Best intentions, worst results at Largo work release center

Published February 25 2013
Updated May 31 2013

Two men have been mourned, their killer has been sentenced, and the prison doors have slammed shut forever on Michael Scott Norris.

This seems like justice, but it is not yet the end of the story. Not for the Department of Corrections. Not for a prison work-release center in Largo. And certainly not for a group of neighbors who have been duped and deceived.

By now, you may have heard of the problems at the Largo Residential Re-Entry Center run by Goodwill Industries. The center is part of a statewide program designed to help prisoners near the end of their sentences get jobs and reintegrate into society.

The concept behind work-release centers is sensible and well-meaning. If prisoners are soon to be set free, why not give them their best shot at staying out of trouble?

Even so, there should be no illusion that this program is risk-free. Combine felons, limited freedom and human nature, and there are bound to be problems.

The key is taking precautions and responsibility seriously. And this is where the Department of Corrections and Goodwill failed to hold up their end of the bargain.

They misled the residents around the Largo center when they said prisoners convicted of violent crimes would not be housed there. And they appear to have been seriously lax in monitoring the activities of inmates both inside and outside the facility.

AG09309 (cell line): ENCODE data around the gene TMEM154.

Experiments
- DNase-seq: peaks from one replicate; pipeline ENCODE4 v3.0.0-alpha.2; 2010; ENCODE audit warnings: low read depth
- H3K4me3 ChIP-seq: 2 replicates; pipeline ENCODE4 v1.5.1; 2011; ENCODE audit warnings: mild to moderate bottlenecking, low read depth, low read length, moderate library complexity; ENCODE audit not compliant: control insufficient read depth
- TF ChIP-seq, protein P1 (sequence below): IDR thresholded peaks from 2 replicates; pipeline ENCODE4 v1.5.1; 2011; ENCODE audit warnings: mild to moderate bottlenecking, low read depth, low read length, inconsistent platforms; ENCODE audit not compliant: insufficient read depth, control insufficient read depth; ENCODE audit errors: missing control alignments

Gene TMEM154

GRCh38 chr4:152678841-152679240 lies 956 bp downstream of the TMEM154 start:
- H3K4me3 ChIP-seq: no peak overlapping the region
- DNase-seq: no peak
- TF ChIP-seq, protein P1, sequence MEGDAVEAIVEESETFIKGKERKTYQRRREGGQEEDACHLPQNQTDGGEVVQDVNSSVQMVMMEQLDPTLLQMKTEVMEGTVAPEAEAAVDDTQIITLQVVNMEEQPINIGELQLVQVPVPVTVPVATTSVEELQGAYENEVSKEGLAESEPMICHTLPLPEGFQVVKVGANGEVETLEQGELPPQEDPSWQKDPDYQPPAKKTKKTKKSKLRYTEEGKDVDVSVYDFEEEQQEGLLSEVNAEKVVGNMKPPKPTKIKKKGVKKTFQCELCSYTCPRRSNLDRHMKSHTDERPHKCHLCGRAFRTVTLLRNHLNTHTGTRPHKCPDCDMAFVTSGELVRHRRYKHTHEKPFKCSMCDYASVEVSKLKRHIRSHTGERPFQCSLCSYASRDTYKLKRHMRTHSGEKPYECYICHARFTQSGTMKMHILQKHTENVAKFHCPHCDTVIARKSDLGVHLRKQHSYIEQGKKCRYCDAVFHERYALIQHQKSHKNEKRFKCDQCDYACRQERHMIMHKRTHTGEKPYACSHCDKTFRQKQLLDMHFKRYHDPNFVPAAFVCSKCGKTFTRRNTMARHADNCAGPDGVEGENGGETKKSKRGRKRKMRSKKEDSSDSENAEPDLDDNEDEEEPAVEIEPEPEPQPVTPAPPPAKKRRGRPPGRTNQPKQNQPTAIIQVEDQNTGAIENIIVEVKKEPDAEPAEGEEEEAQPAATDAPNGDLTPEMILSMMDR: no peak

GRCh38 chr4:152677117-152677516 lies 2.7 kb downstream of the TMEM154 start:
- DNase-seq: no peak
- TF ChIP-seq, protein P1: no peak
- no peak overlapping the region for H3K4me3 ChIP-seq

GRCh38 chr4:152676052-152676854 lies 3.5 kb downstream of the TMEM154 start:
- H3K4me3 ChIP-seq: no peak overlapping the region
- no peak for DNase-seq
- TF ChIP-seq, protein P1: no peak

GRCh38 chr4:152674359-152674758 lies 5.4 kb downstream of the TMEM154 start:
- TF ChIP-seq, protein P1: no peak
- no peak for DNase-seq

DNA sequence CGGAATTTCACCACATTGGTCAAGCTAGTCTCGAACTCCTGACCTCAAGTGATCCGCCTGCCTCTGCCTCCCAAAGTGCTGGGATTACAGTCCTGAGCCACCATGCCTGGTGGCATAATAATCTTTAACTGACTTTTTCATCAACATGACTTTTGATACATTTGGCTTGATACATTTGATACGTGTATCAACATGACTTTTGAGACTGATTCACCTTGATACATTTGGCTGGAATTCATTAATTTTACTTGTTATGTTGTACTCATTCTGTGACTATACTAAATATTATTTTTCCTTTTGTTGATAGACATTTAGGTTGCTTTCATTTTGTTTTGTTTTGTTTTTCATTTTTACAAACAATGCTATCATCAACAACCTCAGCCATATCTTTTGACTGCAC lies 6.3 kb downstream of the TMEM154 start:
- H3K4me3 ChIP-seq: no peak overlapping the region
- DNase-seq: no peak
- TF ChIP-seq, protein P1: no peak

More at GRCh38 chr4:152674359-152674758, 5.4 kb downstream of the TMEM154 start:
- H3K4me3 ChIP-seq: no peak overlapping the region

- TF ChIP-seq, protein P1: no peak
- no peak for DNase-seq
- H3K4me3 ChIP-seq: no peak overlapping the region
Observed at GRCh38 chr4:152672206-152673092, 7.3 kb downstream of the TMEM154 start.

At some point, they need to answer for these mistakes.

Norris alone was responsible for his actions when he killed two men in a St. Petersburg home. But it cannot — and should not — be overlooked that he was apparently allowed to walk out of the center hours before his workday was scheduled to begin on the day of the murders.

Were this an isolated case, then it might be deemed unavoidable. But stories by Times reporters Curtis Krueger and Kameel Stanley indicate that Norris had long enjoyed more freedom than the rules allow.

This aligns with a 2012 state audit that revealed the Largo center was deficient when it came to checking with employers about inmates' schedules.

So how does this happen?

You can argue it is a chain reaction of poor decisionmaking that begins at the very top of state government.

Gov. Rick Scott and the Legislature have been hellbent on privatizing prisons throughout Florida. The governor's latest budget proposes privatizing 14 more work-release centers this year.

The philosophy is that private companies — either for-profit industries or nonprofits such as Goodwill — are able to run prisons at a considerably lower cost than the state can.

Yet no one bothers to ask how private companies can be so much cheaper.

And maybe that's because the reason is too scary to contemplate. Could it be that private groups hire fewer — and less-qualified — employees to run their prisons?

No matter what the reason, it does not appear that the Largo center was as secure as it claimed to be to its neighbors. Nor was the DOC paying close enough attention.

There is a huge difference between a random mistake and a systematic failure. Goodwill and the DOC need to assure residents around Largo, and all of Pinellas County, that they are prepared and capable of running a work-release program correctly.

They need to do it right or not do it at all.